University to host new training in the care of transgender assault victims

More than three dozen medical professionals will be at the UO this week to take part in a first-ever training to help them better assist members of the transgender community who are victims of sexual assault.

Provided by the Oregon Sexual Assault Task Force, the all-day training session will take place Thursday in the Jaqua Academic Center. Those attending are mainly certified sexual assault nurse examiners who are trained to conduct forensic medical evaluations of sexual assault survivors.

Two nurse practitioners at the UO Health Center, Colleen Jones and Rebecca Hagerwaite, are taking part in the training. Both are certified sexual assault nurse examiners.

Michele Roland-Schwartz, executive director of the task force, said this will be the first time the state had conducted training on serving the transgender community. The session will help develop both communication skills for working with transgender patients and the necessary medical skills.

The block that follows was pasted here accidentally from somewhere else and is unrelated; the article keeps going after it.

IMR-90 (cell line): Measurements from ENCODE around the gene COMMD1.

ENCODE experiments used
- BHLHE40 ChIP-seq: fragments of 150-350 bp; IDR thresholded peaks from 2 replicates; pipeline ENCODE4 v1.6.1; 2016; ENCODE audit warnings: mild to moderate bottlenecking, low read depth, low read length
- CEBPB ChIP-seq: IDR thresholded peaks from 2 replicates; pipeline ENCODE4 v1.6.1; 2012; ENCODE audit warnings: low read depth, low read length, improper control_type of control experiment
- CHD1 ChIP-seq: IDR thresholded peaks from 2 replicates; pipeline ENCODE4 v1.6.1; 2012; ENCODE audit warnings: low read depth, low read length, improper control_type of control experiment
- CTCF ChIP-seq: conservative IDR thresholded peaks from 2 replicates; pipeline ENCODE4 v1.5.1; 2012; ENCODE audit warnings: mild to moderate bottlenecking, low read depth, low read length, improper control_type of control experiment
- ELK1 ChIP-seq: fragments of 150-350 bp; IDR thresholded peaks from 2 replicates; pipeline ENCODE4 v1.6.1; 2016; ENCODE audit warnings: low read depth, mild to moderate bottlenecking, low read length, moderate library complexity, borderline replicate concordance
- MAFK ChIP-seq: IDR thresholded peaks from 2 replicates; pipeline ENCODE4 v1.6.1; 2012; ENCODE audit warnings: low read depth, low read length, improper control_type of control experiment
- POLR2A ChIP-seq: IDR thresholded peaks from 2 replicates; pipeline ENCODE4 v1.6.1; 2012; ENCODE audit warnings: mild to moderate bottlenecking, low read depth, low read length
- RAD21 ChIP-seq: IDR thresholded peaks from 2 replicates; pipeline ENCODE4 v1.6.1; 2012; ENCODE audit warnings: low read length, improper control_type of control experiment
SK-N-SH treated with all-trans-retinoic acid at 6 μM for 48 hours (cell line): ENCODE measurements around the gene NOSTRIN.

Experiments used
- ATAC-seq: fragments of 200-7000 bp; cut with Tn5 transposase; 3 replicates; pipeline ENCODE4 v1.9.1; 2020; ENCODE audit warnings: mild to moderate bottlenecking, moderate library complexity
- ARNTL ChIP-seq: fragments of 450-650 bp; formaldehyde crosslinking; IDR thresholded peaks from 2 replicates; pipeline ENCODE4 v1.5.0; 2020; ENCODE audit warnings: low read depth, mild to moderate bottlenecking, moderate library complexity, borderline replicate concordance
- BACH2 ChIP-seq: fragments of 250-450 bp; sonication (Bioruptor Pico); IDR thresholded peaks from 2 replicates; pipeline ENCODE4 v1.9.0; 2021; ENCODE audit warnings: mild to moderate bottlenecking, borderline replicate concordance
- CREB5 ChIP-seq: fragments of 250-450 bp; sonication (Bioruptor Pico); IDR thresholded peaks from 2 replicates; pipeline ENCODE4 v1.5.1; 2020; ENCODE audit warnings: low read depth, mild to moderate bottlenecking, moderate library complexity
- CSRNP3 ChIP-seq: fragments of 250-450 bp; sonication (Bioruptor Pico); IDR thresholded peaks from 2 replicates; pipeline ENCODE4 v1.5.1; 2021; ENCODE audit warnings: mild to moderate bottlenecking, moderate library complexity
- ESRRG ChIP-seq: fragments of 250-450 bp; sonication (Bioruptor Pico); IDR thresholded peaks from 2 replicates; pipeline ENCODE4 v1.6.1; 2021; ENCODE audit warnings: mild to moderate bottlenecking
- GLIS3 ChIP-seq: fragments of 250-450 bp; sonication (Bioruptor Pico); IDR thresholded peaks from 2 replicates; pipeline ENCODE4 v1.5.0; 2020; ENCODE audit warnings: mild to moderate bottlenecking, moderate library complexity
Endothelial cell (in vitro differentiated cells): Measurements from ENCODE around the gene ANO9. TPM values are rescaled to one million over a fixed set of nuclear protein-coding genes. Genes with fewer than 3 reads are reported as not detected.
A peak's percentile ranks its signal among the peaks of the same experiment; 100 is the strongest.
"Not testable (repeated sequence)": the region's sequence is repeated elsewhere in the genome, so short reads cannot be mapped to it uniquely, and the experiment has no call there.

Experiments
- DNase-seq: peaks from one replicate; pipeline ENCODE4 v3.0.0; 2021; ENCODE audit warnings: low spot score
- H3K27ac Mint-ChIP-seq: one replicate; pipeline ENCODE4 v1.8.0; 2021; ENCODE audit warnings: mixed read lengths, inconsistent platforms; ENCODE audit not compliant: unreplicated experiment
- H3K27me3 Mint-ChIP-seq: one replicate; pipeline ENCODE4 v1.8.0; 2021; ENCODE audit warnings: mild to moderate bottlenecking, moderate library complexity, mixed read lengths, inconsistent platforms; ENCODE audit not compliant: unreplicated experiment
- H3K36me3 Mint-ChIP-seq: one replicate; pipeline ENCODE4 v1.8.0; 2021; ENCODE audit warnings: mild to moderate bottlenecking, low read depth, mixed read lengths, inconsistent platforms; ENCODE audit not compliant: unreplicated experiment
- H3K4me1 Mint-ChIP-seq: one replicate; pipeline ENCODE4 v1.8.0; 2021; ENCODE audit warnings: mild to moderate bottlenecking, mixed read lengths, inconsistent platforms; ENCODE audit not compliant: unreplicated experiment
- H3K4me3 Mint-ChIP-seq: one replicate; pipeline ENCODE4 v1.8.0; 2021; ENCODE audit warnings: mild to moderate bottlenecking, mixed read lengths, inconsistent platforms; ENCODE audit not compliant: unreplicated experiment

Roland-Schwartz said the training is needed because transgender people are both at higher risk of sexual assault and less likely to report it because they have not had good experiences with the medical community in the past.

“This is an area of response that we collectively want to improve on,” she said. “This is a huge population that is at high risk and underserved.”

The task force also wanted to make its programs more available in other parts of the state outside Salem and worked with Erin McGladrey, director of the ASUO Women’s Center, to bring the training to the UO campus. Funding for the training was provided by a grant from the Pride Foundation, an organization that supports LGBTQ groups and individuals in Oregon, Washington, Idaho, Montana and Alaska, with additional support from the Office of the Vice President for Student Life and the UO athletics department.